Being The Captain Of Your Life

The weekend before I left for the book tour (to promote What's Up Down There? Questions You'd Only Ask Your Gynecologist If She Was Your Best Friend -- on shelves now!), my hubby, daughter, and I went canoeing for the first time since I was pregnant with Siena. I love being out on the water, but until now, Siena has just been too little, so this was our first time on the open water to explore life in a canoe. I was over-the-moon excited.

As we climbed into our canoe, our guide said, “Pick a captain. It just doesn’t work if there’s more than one person in charge.” Now, my hubby was on the varsity crew team of his college, and frankly, I’m sick and tired of being in charge of everything else in our life, so I deemed Matt as captain.

But it didn’t work out so easily.

With Matt at the helm, we kept steering into the reeds. We ran aground. We narrowly avoided hitting swimmers in the river. We zigged and zagged until I said, “ENOUGH!” And I took over.

Matt was sitting in the back, playing rutter. But I suddenly took over in the front, steering the boat to my will, veering right, veering left, directing the canoe the way I wanted it to go -- straight and narrow and never veering off course.

Matt was pissed off. He just wanted to coast, to relax, to happily allow the canoe to dip and turn and run aground just for the sheer life of it. Not me. I wanted to be sure we made it to the right beach at 6pm, when we were expected to meet the bus. And so I asserted my will, refusing to just sit back and let our boat hit the rocks, steer left, spin in circles, and narrowly avoid running into swimmers.

At one point, Matt invited me to take over -- to captain the canoe and shut the f-ck up. But I didn’t want to. I captain my life all the time. I’m the primary bread winner. I make most of the major decisions in the family. My husband consults me on everything from paying the bills to how best to drive to Santa Fe to which kindergarten Siena should attend to how to shop for groceries. I love him to pieces, but frankly, I get sick of it. I hate to sound anti-feminist, but sometime I just want him to make the decisions and let me be the girl.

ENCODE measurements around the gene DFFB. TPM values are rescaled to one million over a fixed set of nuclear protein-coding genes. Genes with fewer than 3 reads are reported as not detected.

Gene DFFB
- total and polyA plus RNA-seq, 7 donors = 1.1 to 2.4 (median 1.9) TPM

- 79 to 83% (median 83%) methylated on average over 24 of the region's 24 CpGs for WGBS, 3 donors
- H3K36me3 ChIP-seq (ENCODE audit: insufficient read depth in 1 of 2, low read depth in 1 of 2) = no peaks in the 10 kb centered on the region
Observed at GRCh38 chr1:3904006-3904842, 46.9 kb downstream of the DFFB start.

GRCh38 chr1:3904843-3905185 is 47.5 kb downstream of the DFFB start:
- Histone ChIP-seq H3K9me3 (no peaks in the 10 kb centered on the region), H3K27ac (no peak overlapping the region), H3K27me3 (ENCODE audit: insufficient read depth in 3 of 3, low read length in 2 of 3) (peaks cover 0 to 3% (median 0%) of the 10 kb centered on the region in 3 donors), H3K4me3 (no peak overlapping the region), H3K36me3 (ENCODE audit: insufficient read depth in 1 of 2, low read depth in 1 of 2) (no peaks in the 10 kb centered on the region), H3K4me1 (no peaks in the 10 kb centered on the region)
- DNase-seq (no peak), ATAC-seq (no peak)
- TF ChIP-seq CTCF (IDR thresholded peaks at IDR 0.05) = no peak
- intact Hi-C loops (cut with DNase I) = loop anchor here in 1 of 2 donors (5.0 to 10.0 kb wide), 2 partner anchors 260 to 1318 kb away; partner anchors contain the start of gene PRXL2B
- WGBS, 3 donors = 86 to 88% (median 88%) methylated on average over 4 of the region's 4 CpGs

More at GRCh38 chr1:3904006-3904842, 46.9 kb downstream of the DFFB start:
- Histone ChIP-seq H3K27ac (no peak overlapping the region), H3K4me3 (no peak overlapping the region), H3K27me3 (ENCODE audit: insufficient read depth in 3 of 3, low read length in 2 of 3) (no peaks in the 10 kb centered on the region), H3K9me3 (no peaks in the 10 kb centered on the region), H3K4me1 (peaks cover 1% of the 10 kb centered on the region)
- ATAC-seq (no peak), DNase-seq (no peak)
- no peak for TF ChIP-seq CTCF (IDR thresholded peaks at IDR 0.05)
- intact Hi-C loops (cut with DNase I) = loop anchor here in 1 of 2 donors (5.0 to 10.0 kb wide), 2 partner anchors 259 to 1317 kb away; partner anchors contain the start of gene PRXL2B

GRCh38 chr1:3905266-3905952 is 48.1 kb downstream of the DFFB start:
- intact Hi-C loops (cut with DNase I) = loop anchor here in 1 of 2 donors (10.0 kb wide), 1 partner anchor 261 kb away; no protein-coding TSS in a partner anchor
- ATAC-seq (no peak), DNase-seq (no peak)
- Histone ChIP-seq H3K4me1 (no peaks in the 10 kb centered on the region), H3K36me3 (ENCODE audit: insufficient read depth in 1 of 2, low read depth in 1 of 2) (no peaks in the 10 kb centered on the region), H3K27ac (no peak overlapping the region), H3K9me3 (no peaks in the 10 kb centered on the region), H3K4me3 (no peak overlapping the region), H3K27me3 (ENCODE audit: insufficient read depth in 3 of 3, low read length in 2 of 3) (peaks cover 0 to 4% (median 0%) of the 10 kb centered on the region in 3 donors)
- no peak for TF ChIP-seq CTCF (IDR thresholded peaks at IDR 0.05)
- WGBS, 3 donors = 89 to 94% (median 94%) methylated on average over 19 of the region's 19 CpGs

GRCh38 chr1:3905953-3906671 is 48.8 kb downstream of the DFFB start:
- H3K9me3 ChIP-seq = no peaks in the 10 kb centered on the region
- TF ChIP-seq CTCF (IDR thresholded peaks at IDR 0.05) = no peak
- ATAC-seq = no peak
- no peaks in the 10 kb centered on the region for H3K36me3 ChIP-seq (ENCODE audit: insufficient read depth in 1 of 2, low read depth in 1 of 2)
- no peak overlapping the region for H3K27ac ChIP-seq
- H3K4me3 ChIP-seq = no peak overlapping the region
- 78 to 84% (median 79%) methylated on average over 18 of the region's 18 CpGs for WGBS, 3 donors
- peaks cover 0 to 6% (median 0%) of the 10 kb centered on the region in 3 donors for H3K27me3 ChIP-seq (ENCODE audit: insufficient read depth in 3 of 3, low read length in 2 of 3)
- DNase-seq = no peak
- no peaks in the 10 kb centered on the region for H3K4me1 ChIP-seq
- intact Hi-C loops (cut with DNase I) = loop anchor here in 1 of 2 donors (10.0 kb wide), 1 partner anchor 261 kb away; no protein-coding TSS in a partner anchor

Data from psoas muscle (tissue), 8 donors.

Can't I sit back for a change?

So when we were floating down that river and he suddenly insisted I take the rear seat and take over a captain of our canoe, I rebelled. I got out of the canoe and walked at least ½ mile down river, while my hubby and daughter watched me sulk. I was pissed. I was done. I wanted to say “F-ck this! I’m always in charge. Can’t I please sit back and just coast for a change?”

But hubby wouldn’t let me sulk without confronting me. He said he was just fine with running aground. He didn’t care less if we spun in circles. He didn’t give a flip if we took all day getting down river or narrowly avoided hitting trees or swimmers. He was just in it to have a good time. He wasn’t in it to be “right.”

This is when I stopped and took a deep breath. I know I do this. I like to do everything perfect. I’m good at canoeing -- and after eight years, hubby and I have never canoed together (we’ve always kayaked, so that we are each independent). Today took us both out of our comfort zone. It wasn’t easy.

But it made me think. How much do I really want to captain my own life? I gripe about having to make all the major decisions in my life, but if I micromanage every little stroke, no wonder others step back and let me take over? I don’t want to control my life. I want to allow the river to float me along, guide me in the right direction, and coast me towards where the Universe wants me to be.

So why do I insist on taking over the oar?

I guess, in part, it’s that I don’t trust anyone else to do it like I would. When I let go, we run ashore. We narrowly miss obstacles in the way. We lag behind. I get scared.

But when I get out of the boat and walk alone in the river, I feel awful. I don’t want to be alone. And I don’t want to take over as captain of the ship. I want to trust others to support me. I want to let go.

How do I do this? How do we maintain quality control without clinging to the handle and clipping the wings of those who aim to help us fly? How do we let others captain so we  might rest? How do we trust, relax, and surrender to the Universe? How do we let the flow of the river drift us downstream without paddling like mad to enforce our will? What’s the best way to release the crazy ties that bind us to our own perfectionism? How can I maintain my standards without having to captain the ship the whole time.

Please! Guide me. Take the oar. Let me rest.

Dr. Lissa Rankin is an OB/GYN physician, an author, a nationally-represented professional artist, and the founder of Owning Pink, an online community committed to building authentic community and empowering women to get- and keep- their "mojo". Owning Pink is all about owning all the facets of what makes you whole- your health, your sexuality, your spirituality, your creativity, your career, your relationships, the planet, and YOU. Dr. Rankin is currently redefining women’s health at the Owning Pink Center, her practice in Mill Valley, California. She is the author of the forthcoming What's Up Down There? Questions You'd Only Ask Your Gynecologist If She Was Your Best Friend (St. Martin's Press, September 2010).

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